A Taste of Spain in New York

I took one bite, turned to my mom and said, “If these were the only thing I could eat for the rest of my life, I’d be ok with it.”


     After a long day roaming through SoHo and Brooklyn, my mom and I stopped by Mercado Little Spain for dinner because my dad had said how amazing it was, and wow, was he right.

     In its opening stages, Mercado Little Spain seemed like it would be a clone of Eataly or Le District, two of Manhattan’s Eurocentric food complexes. Located downstairs in the new mega complex that is Hudson Yards, Mercado Little Spain had high expectations to live up to in the Eurocentric food world. Now, over six months in, Mercado Little Spain has impressed many skeptics. 

     Chef José Andrés certainly outdid himself. Many credit the Spanish-American chef for bringing the small plates dining concept to America through his many restaurants across the country in major cities like Washington D.C., Los Angeles, Miami, Las Vegas, and now, New York City. With his newest venture, he continues on his industry-changing path. 

     When you first walk in, the architecture, aroma, and music makes you feel like you’re in a real Spanish market— or at least what I imagine a Spanish market to be like. 

     Once you’ve admired the ambiance of the place, now comes the hardest decision: what are you going to eat? There’s endless options of  every Spanish food to choose from. Bocatas y empanadas, cocas, frutas y verduras, bravas, paella, jamón y queso, pescados y mariscos, y tortilla de patatas– you name it and there’s a kiosk for it. Hungry yet? That’s only the main course options; there’s all types of Spanish desserts as well: pasteles, helados, and churros. 

     If you prefer to have a sit-down meal, no worries! There are three restaurant options at the market: Mar, Leña, and the Spanish Diner. Mar highlights seafood from both Spain and America. Leña embodies its English translation, firewood, perfectly. Everything on the menu is cooked in fire, providing a smoky taste and flavor. The Spanish Diner adds a twist on the classic American diner, offering comfort food like eggs, stews, and sandwiches, cooked in a Spanish flavoring. 

     Looking for an after-work happy hour? There are also three bars located throughout the space: Vinos, Bar Celona, and Diner Bar. Vinos has a wide range selection of Spanish wines made in wineries from the Canary Islands to Rioja. At Bar Celona, you will find any drink your looking for. Their specialties include the iconic Spanish gin and tonic as well as sangria. Diner bar focuses on Spains’ signature cocktails: sherry-and-soda rebujitos, red wine-and-cola kalimotxos, and sangrias.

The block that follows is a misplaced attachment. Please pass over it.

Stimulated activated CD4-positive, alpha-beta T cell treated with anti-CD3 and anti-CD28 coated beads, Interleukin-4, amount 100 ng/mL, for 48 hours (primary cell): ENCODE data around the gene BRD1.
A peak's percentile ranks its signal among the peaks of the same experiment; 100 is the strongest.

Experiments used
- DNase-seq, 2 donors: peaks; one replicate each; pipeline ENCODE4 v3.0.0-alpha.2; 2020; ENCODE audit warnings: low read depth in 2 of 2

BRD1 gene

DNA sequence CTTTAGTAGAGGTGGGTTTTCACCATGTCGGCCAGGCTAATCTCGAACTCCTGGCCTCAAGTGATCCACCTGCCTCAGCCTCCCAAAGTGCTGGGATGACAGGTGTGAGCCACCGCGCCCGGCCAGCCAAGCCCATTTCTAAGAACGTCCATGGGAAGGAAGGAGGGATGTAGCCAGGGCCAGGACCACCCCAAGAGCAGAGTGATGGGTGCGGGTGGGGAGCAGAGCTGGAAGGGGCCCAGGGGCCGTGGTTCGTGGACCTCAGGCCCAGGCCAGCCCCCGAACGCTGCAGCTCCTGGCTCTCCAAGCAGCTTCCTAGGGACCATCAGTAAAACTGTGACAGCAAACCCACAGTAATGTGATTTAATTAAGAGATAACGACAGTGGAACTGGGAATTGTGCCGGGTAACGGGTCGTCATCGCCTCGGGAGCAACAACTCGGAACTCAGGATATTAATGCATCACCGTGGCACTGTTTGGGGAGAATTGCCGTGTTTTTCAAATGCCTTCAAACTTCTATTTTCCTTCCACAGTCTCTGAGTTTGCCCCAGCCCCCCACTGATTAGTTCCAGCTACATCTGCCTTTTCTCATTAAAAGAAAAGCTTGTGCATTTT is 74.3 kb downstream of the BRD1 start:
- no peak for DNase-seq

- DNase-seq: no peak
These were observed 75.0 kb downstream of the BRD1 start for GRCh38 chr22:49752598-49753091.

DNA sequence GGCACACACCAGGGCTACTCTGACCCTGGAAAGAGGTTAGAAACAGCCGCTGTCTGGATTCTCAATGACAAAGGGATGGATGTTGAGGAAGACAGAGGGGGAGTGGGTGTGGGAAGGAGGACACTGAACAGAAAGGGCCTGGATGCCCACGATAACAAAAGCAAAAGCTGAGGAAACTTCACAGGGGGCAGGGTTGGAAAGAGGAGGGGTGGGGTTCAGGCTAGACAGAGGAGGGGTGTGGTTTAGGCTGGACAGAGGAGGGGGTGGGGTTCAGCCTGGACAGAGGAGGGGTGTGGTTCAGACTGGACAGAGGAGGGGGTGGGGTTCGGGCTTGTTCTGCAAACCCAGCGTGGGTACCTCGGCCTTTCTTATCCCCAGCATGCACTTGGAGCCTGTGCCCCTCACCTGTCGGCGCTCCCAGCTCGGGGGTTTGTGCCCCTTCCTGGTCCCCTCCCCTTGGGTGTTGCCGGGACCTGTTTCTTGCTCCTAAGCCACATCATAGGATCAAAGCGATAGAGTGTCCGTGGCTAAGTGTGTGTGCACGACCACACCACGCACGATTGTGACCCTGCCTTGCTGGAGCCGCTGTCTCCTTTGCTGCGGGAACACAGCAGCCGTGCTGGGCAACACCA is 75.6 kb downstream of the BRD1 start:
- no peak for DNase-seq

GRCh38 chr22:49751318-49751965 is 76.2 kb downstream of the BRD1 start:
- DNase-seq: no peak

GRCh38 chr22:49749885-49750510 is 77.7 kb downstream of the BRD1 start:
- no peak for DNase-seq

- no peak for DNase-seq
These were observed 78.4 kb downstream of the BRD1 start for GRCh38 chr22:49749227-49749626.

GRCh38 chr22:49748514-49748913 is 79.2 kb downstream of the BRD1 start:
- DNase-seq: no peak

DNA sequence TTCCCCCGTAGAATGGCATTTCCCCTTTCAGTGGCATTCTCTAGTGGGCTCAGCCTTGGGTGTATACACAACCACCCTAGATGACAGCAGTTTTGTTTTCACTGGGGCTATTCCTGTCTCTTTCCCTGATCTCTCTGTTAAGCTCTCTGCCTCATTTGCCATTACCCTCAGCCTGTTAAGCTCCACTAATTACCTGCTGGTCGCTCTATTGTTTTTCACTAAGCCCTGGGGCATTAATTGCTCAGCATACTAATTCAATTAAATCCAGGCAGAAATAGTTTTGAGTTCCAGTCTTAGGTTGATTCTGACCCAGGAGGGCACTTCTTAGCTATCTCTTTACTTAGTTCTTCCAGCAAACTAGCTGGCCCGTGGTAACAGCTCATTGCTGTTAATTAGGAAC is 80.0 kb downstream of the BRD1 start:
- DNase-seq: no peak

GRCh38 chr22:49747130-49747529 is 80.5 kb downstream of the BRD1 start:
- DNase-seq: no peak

My experience in Mercado Little Spain was in the restaurant Leña, partially for the menu, mostly because this restaurant was the least crowded, even though it was packed shoulder to shoulder. 

    There was too much to choose only one meal from, so my mom and I split a bunch of different things: pan de cristal con tomate, mejillones, pimientos del piquillo confitados, and puré de patatas al aceite de oliva. 

     The pan de cristal con tomate was toasted slices of bread topped with fresh tomato. It was simple, yet full of flavor and honestly quite amazing. The fresh juices from the tomato contrasted with the crispness of the crust. 

     Mejillones translates to mussels in a English. These giant, steamed mussels were cooked in a Manzanilla wine sauce. Personally, I prefer a red sauce with mussels, but I was excited to try them anyways. The mussels were too big and fishy for my liking. This could be a matter of personal preference since I’m partial to red, but the mussels were the only misstep of the evening. When ordering at Leña, I would stick to their specialized meats. 

     As a last minute decision, we decided to order pimientos del piquillo confitados. To simplify it, these were thin, roasted piquillo peppers in an iron skillet marinated in olive oil and Spanish spices. The sweetness blended with the spice and created the best roasted peppers I’ve ever eaten. 

     Puré de patatas al aceite de oliva is a huge bowl of olive oil mashed potatoes. I took one bite, turned to my mom and said, “If these were the only thing I could eat for the rest of my life, I’d be ok with it.” They were by far the best mashed potatoes I’ve ever had. The texture was perfect—it was more on the creamy side and didn’t have many chunks of potatoes. I literally ate the entire bowl (sorry mom). 

     Mercado Little Spain is perfect for all ages. They endless options ensure that there will be something to eat for everyone. If you’re ever in NYC, I highly suggest taking a stop there.